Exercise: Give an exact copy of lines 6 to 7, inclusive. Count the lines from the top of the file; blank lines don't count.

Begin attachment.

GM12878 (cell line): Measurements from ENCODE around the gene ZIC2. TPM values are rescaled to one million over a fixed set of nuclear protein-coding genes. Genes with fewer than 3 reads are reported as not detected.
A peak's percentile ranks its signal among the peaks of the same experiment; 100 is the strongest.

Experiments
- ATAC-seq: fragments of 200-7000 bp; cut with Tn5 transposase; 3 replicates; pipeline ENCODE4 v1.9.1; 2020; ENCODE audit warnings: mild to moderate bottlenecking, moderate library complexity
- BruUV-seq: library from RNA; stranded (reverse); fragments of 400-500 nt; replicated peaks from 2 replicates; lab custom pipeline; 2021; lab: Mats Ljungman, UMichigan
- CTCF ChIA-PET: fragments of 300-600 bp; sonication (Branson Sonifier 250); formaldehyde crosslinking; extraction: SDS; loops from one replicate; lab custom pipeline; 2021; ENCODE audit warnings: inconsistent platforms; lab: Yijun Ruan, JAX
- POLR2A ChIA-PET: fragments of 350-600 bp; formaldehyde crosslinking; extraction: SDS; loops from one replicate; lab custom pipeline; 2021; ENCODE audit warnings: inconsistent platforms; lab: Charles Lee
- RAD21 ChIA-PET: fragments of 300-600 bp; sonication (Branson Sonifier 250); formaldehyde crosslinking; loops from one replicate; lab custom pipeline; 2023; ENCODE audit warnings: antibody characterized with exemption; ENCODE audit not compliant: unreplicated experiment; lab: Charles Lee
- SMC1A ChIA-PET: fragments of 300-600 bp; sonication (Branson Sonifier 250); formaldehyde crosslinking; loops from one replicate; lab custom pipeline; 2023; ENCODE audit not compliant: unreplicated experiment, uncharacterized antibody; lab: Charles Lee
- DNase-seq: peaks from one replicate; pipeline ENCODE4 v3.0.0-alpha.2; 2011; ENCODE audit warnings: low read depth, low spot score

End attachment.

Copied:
- CTCF ChIA-PET: fragments of 300-600 bp; sonication (Branson Sonifier 250); formaldehyde crosslinking; extraction: SDS; loops from one replicate; lab custom pipeline; 2021; ENCODE audit warnings: inconsistent platforms; lab: Yijun Ruan, JAX
- POLR2A ChIA-PET: fragments of 350-600 bp; formaldehyde crosslinking; extraction: SDS; loops from one replicate; lab custom pipeline; 2021; ENCODE audit warnings: inconsistent platforms; lab: Charles Lee